Methylation array raw data files (idat files) were processed with the minfi R package. Methylation values with detection p values > 0.01 were assigned as missing, as these are intended to identify low quality probes by comparing methylation signal at each probe from negative controls probes. Probes with >25% missing values were removed (n = 1027). Other excluded probes were those that were cross-reactive (n = 43,079)56 and those in the Y chromosome (n = 70). A total of 822,682 CpGs were included in the analysis. Missing methylation values were imputed with the R function impute.knn (k = 5). Beta values were normalized using the BMIQ method. The ComBat function was used to adjust the methylation values for batch effects. CpG sites were considered to be in the promoter region if they were located within 200 bp or 1500 bp upstream of the transcription start site (TSS), 5′ UTRs, or exon 1, based on the manifest file of the Illumina MethylationEPIC array57. Analysis of methylation probes mapping to BRCA1 were prioritized for downstream analysis.

Bioinformatics analyses

Sample matching of BT and ET collections was confirmed by head-to-head comparison of orthogonal data levels generated for each sample including (1) comparison of WGS and RNA-seq data by hierarchical clustering of pairwise genotype distances among select single nucleotide variants (SNV) in germline WGS, BT and ET WGS and RNA-seq was performed as sample co-clustering were considered matched and (2) correlation analysis of RNA-seq and MS-based proteomics data for BT and ET collections were compared separately where the rank abundance of co-quantified proteins and transcripts were correlated and samples with the highest correlation (Spearman Rho) with cognate transcriptome and proteome data derived from the sample patient tumor samples were considered matched. Differential analyses of global proteome or transcriptome matrixes were performed using the LIMMA package (version 3.8) in R (version 3.5.2). Pathway analysis was performed using Metascape ( using default parameters. Molecular subtype analysis was generated by consensusOV (version 1.12.0) from whole and enriched transcript matrices and transitions were plotted as a Sankey plot with networkD3 (version 0.4) in R Studio (version 3.6.0). The clinical outcomes included progression-free survival (PFS) and overall survival (OS). PFS was defined as the time from diagnosis until disease progression or death from any cause, whichever occurred first. OS was defined as the time from diagnosis until death from any cause. Associations with PFS and OS were evaluated using Cox modeling and Kaplan–Meier methods. For Kaplan–Meier analyses, high versus low expression and correlation with signature candidates of interest was defined by the median cut-point. Multivariate analysis was performed with adjustments for age (continuous variable), disease stage (III vs. IV), and residual disease status (residual vs no residual) for those biomarkers with univariate p values < 0.05. Kaplan–Meier analyses of prognostic signatures significantly correlating with altered disease prognosis further underwent multivariate analyses adjusting for the clinical variables noted above as well as treatment with neoadjuvant chemotherapy, i.e., NACT (tumor collected during diagnostic surgery prior to NACT), or PARP inhibitors during adjuvant or maintenance treatment as well as for BRCA1/2 mutation status using SASSurvival analyses were conducted using the survival package (version 2.37-7) in R (version 3.12) and SAS (version 9.4). Global proteomics data for the CPTAC ovarian cancer cohort was downloaded from the data supplement in Zhang et al.8 and proteins quantified in >50% of patient samples were imputed using identical parameters as previously described47,48. Microarray gene expression data from the TCGA ovarian9 cancer cohort was downloaded from RNA-seq data described by Garsed et al. was provided by collaborators at the Peter MacCallum Cancer Centre15, and proteomic data from Hunt et al.6 was analyzed at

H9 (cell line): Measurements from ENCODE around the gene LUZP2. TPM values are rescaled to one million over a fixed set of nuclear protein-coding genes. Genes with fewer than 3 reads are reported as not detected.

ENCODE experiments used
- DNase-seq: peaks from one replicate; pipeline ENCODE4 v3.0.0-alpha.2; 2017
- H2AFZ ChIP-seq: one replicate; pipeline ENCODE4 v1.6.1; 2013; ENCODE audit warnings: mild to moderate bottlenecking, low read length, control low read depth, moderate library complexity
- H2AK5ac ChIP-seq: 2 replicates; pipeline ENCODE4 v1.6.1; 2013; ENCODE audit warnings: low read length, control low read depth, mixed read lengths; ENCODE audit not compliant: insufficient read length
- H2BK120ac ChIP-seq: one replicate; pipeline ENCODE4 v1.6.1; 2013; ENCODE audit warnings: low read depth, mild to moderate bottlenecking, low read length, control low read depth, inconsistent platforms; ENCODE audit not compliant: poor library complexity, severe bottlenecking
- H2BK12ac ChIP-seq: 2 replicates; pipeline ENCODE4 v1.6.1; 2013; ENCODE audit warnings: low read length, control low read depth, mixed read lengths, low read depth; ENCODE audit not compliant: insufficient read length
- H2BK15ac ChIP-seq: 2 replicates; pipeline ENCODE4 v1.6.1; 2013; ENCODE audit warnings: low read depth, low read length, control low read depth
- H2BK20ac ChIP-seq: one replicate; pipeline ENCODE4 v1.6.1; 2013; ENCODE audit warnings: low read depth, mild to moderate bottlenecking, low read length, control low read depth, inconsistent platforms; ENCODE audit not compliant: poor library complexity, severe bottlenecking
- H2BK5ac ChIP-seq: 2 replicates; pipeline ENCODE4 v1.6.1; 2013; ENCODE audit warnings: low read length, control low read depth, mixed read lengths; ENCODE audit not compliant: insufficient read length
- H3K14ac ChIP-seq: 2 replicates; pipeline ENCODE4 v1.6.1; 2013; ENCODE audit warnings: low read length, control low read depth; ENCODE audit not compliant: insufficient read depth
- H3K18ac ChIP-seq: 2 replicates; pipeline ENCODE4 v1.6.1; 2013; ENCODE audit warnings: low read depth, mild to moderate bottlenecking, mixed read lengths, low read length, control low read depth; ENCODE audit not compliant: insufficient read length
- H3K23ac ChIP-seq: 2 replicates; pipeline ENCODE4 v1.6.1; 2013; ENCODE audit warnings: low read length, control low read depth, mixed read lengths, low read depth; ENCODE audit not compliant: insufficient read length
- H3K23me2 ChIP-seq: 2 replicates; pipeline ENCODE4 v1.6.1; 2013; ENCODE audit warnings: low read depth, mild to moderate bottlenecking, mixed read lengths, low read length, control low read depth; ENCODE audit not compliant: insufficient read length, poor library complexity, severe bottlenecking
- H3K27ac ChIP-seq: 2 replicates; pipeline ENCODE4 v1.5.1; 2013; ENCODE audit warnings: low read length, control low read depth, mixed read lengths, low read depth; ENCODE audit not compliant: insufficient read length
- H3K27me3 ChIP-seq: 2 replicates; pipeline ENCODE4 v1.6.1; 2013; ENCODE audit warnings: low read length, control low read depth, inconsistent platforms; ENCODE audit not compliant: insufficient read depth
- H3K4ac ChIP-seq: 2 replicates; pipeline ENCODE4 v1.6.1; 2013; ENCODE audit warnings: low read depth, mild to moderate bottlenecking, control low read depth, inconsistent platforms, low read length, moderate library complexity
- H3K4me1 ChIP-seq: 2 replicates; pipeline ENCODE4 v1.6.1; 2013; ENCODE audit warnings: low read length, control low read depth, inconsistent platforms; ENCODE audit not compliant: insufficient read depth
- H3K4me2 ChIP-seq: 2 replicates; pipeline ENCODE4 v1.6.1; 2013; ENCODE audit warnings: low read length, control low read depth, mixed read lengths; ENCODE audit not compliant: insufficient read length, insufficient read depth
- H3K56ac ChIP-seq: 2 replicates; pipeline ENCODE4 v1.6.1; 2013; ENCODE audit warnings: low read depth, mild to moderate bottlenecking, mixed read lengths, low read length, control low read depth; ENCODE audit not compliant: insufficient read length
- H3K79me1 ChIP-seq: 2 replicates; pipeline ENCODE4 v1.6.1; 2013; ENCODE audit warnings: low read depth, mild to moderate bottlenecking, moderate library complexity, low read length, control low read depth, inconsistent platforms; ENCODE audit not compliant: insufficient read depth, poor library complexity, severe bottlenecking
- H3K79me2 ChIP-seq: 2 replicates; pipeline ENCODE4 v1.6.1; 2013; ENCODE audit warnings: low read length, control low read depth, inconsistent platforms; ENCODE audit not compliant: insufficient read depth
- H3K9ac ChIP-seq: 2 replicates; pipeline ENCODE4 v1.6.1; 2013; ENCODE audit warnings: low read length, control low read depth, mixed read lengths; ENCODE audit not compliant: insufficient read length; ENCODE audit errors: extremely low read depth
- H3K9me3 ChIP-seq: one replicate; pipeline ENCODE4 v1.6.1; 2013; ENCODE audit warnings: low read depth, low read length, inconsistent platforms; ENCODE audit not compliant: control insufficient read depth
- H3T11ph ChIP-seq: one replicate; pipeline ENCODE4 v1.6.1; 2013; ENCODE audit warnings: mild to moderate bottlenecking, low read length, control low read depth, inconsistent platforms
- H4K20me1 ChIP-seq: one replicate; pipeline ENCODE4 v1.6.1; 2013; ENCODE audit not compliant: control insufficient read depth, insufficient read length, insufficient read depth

Consensus cluster plus